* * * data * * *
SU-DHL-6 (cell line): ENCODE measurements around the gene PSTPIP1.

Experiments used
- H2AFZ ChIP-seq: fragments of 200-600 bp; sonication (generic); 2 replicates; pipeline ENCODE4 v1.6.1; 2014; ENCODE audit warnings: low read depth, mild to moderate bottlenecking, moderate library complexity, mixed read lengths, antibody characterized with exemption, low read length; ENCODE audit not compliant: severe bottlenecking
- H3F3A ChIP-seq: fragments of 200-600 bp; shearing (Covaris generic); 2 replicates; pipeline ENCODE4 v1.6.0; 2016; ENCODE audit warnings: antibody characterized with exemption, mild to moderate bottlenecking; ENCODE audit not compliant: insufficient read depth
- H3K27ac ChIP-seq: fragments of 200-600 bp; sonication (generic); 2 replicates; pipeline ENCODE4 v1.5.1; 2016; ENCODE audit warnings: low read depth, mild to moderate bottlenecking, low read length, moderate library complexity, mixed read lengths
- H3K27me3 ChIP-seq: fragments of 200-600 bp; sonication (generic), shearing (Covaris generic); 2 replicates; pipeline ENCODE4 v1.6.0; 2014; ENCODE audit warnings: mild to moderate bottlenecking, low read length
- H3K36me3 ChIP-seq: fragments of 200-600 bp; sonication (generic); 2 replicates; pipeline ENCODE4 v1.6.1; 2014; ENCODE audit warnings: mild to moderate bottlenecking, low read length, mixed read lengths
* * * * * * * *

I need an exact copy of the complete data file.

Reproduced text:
SU-DHL-6 (cell line): ENCODE measurements around the gene PSTPIP1.

Experiments used
- H2AFZ ChIP-seq: fragments of 200-600 bp; sonication (generic); 2 replicates; pipeline ENCODE4 v1.6.1; 2014; ENCODE audit warnings: low read depth, mild to moderate bottlenecking, moderate library complexity, mixed read lengths, antibody characterized with exemption, low read length; ENCODE audit not compliant: severe bottlenecking
- H3F3A ChIP-seq: fragments of 200-600 bp; shearing (Covaris generic); 2 replicates; pipeline ENCODE4 v1.6.0; 2016; ENCODE audit warnings: antibody characterized with exemption, mild to moderate bottlenecking; ENCODE audit not compliant: insufficient read depth
- H3K27ac ChIP-seq: fragments of 200-600 bp; sonication (generic); 2 replicates; pipeline ENCODE4 v1.5.1; 2016; ENCODE audit warnings: low read depth, mild to moderate bottlenecking, low read length, moderate library complexity, mixed read lengths
- H3K27me3 ChIP-seq: fragments of 200-600 bp; sonication (generic), shearing (Covaris generic); 2 replicates; pipeline ENCODE4 v1.6.0; 2014; ENCODE audit warnings: mild to moderate bottlenecking, low read length
- H3K36me3 ChIP-seq: fragments of 200-600 bp; sonication (generic); 2 replicates; pipeline ENCODE4 v1.6.1; 2014; ENCODE audit warnings: mild to moderate bottlenecking, low read length, mixed read lengths